This story ultimately indicates the continuation of a more general, and far more frightening trend: the implementation of judicial scare-tactics on the federal level to prosecute individuals for their political leanings. In a word, voicing opinions about overthrowing the government or using violent means to bring about change has become reason enough to be targeted by federal authorities. Neil Fox, president of the Seattle chapter of the National Lawyer’s Guild, had this to say about the investigations:
When I see a search warrant that targets political literature, I get nervous.
Indeed, this whole situation seems like it was taken right out of 1984: homes raided by armed forces for what is essentially a thought crime, fluffed-up abuses of the judicial system used to intimidate individuals for “not snitching” on their comrades, it’s some scary shit. However, when you consider the depth of the federal government’s involvement in this, it really seems more like a surreal conspiracy more akin to The Crying of Lot 49. Most recently, the FBI has been targeting “anarchist terrorists” in relation to OWS-related activities. The May Day anarchists arrested in Cleveland, it later turned out, were supplied with bomb-making materials and instructions by the FBI. Indeed, agents and law enforcement officers have been briefed about what is perceived as an anarchist threat to homeland security. The cringing irony, that these federal agents are decimating people’s feelings of security even as they attempt to preserve it, is clearly lost on yes-men who walk into homes, guns drawn, like horses wearing blinders. Here’s a page from the FBI’s briefing:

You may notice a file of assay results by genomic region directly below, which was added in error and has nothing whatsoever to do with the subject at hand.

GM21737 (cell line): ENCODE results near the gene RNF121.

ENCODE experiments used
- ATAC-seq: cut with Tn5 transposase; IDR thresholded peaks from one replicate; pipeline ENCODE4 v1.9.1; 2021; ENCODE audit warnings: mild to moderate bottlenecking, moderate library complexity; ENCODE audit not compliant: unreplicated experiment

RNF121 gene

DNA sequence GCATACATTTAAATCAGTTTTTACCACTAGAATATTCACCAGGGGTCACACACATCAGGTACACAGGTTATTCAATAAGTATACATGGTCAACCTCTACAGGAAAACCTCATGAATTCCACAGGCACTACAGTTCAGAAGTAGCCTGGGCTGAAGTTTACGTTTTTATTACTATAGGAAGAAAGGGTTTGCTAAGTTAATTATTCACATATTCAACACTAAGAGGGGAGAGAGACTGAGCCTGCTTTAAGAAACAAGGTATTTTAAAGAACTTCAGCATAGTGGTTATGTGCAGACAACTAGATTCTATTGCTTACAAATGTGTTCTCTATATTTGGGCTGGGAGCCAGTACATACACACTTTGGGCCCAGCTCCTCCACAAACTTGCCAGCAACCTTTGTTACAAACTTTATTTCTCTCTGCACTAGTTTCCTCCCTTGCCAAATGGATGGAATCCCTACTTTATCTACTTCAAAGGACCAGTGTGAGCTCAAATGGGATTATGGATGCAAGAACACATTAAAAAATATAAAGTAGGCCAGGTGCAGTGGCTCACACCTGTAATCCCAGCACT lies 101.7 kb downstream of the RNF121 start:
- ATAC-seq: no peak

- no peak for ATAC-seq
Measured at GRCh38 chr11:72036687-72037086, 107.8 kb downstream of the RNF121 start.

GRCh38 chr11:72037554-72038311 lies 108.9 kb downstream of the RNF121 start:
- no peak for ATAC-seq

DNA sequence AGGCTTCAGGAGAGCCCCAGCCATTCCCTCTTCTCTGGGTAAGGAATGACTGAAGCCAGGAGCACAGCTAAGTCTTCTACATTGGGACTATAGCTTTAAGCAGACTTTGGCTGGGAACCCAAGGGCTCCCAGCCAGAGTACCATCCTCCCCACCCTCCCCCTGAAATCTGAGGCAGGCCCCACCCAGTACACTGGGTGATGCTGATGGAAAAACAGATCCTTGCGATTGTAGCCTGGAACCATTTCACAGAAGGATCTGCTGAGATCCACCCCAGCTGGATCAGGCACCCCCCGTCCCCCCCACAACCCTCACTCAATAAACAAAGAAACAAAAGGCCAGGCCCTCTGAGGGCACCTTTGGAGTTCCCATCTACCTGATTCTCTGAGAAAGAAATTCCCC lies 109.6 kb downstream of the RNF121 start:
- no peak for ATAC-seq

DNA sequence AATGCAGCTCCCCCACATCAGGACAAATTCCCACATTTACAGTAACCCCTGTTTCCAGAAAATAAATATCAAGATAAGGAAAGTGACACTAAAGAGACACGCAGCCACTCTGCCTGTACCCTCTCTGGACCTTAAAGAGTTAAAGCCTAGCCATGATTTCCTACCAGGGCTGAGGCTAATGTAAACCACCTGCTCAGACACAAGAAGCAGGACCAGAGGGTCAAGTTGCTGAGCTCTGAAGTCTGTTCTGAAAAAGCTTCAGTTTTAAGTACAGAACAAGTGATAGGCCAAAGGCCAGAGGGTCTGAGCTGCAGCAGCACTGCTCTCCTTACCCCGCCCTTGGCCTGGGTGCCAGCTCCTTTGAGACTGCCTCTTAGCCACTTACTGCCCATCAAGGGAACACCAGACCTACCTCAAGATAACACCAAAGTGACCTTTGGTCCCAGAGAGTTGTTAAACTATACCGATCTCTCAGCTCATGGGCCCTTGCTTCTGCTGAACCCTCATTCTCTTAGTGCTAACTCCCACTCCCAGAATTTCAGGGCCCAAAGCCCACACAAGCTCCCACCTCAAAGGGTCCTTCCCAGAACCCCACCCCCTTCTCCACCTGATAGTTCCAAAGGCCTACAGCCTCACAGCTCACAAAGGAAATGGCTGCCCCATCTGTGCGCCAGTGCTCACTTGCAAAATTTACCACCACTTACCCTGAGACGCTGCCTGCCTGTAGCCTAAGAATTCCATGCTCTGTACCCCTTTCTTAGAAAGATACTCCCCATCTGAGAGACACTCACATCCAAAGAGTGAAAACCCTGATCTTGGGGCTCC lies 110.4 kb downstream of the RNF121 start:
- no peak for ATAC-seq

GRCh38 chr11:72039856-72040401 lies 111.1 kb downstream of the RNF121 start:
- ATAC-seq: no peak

Doublethink logic abounds: the fact that anarchist activists are
- paranoid precisely because their political ideology appears on such agent briefs
- security conscious because they hear accounts of armed agents bursting into people’s homes at night
- distrustful of authority because they see political structures abuse themselves repeatedly and corrode public trust, and
- non-cooperative because they educate themselves on the psychological manipulation employed even in routing police encounters
seems to be lost on antiterrorist think tanks. The notion that this isn’t a deliberate act of political repression becomes harder and harder to believe.
They are scared. Now more than ever we must show solidarity
Before her October 10th trial, Leah Plante released an excellent video which explains her beliefs, convictions, and willingness to stand by them far better than any paraphrased article can:
If you’re afraid because you too possess all of the prerequisites necessary for becoming the subject of such a political investigation, you should be: I have black clothes, sticks, spray paint, and anarchist literature in my household, too. What we need to remember, however, is that the state would only be persecuting radical activists if they were actually scared of them. True anarchists, fighting for concrete change by any means necessary and refusing to be comfortably co-opted, are terrifying to the state and to the facade of a political system we are all constantly dulled and smothered with. Let’s take a step back though; let’s remember the media’s reaction to OWS activities when they started rising like a tide about a year ago, let’s remember the water-cooler cynicism and cholesterol-gurgling guffaws that made it seem as if this new, political awakening wasn’t a big deal.
Now it is a big deal; and now is the time for us to take our inspiration from infinitely brave activists like Leah Plante and to fight back, because they’re fucking scared of us, and we are a threat.Tweet